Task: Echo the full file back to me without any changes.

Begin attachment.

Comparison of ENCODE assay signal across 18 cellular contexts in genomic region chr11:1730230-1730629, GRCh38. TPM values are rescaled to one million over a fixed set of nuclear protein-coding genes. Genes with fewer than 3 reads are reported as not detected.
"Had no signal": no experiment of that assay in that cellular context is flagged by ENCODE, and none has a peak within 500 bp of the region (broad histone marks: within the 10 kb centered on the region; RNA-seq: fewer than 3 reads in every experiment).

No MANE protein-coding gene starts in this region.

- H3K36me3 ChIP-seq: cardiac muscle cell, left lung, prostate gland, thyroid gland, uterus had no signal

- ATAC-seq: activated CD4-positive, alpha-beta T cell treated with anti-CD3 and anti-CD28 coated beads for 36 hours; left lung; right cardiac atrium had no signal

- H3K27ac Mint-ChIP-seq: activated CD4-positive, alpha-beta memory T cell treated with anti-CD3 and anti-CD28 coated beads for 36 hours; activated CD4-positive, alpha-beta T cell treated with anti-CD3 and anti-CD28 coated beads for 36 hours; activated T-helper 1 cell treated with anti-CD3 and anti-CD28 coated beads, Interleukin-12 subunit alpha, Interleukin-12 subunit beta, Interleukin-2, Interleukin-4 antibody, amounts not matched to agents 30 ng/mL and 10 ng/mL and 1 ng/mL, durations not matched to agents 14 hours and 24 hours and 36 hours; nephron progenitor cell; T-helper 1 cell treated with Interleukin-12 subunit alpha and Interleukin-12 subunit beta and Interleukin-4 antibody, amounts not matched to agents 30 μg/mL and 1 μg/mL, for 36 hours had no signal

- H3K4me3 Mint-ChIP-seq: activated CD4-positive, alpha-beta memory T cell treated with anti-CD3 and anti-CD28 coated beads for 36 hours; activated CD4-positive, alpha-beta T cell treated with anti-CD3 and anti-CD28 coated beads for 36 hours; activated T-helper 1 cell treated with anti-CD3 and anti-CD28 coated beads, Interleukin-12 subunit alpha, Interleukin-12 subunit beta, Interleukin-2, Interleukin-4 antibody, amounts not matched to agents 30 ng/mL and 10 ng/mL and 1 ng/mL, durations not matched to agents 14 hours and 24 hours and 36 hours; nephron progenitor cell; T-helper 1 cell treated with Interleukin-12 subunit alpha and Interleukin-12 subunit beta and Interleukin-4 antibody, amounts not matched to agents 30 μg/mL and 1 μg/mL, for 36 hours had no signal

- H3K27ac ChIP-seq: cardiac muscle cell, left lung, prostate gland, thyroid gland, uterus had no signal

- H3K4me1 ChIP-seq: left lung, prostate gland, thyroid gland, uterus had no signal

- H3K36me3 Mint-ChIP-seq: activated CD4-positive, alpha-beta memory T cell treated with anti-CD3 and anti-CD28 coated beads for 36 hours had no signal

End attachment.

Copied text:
Comparison of ENCODE assay signal across 18 cellular contexts in genomic region chr11:1730230-1730629, GRCh38. TPM values are rescaled to one million over a fixed set of nuclear protein-coding genes. Genes with fewer than 3 reads are reported as not detected.
"Had no signal": no experiment of that assay in that cellular context is flagged by ENCODE, and none has a peak within 500 bp of the region (broad histone marks: within the 10 kb centered on the region; RNA-seq: fewer than 3 reads in every experiment).

No MANE protein-coding gene starts in this region.

- H3K36me3 ChIP-seq: cardiac muscle cell, left lung, prostate gland, thyroid gland, uterus had no signal

- ATAC-seq: activated CD4-positive, alpha-beta T cell treated with anti-CD3 and anti-CD28 coated beads for 36 hours; left lung; right cardiac atrium had no signal

- H3K27ac Mint-ChIP-seq: activated CD4-positive, alpha-beta memory T cell treated with anti-CD3 and anti-CD28 coated beads for 36 hours; activated CD4-positive, alpha-beta T cell treated with anti-CD3 and anti-CD28 coated beads for 36 hours; activated T-helper 1 cell treated with anti-CD3 and anti-CD28 coated beads, Interleukin-12 subunit alpha, Interleukin-12 subunit beta, Interleukin-2, Interleukin-4 antibody, amounts not matched to agents 30 ng/mL and 10 ng/mL and 1 ng/mL, durations not matched to agents 14 hours and 24 hours and 36 hours; nephron progenitor cell; T-helper 1 cell treated with Interleukin-12 subunit alpha and Interleukin-12 subunit beta and Interleukin-4 antibody, amounts not matched to agents 30 μg/mL and 1 μg/mL, for 36 hours had no signal

- H3K4me3 Mint-ChIP-seq: activated CD4-positive, alpha-beta memory T cell treated with anti-CD3 and anti-CD28 coated beads for 36 hours; activated CD4-positive, alpha-beta T cell treated with anti-CD3 and anti-CD28 coated beads for 36 hours; activated T-helper 1 cell treated with anti-CD3 and anti-CD28 coated beads, Interleukin-12 subunit alpha, Interleukin-12 subunit beta, Interleukin-2, Interleukin-4 antibody, amounts not matched to agents 30 ng/mL and 10 ng/mL and 1 ng/mL, durations not matched to agents 14 hours and 24 hours and 36 hours; nephron progenitor cell; T-helper 1 cell treated with Interleukin-12 subunit alpha and Interleukin-12 subunit beta and Interleukin-4 antibody, amounts not matched to agents 30 μg/mL and 1 μg/mL, for 36 hours had no signal

- H3K27ac ChIP-seq: cardiac muscle cell, left lung, prostate gland, thyroid gland, uterus had no signal

- H3K4me1 ChIP-seq: left lung, prostate gland, thyroid gland, uterus had no signal

- H3K36me3 Mint-ChIP-seq: activated CD4-positive, alpha-beta memory T cell treated with anti-CD3 and anti-CD28 coated beads for 36 hours had no signal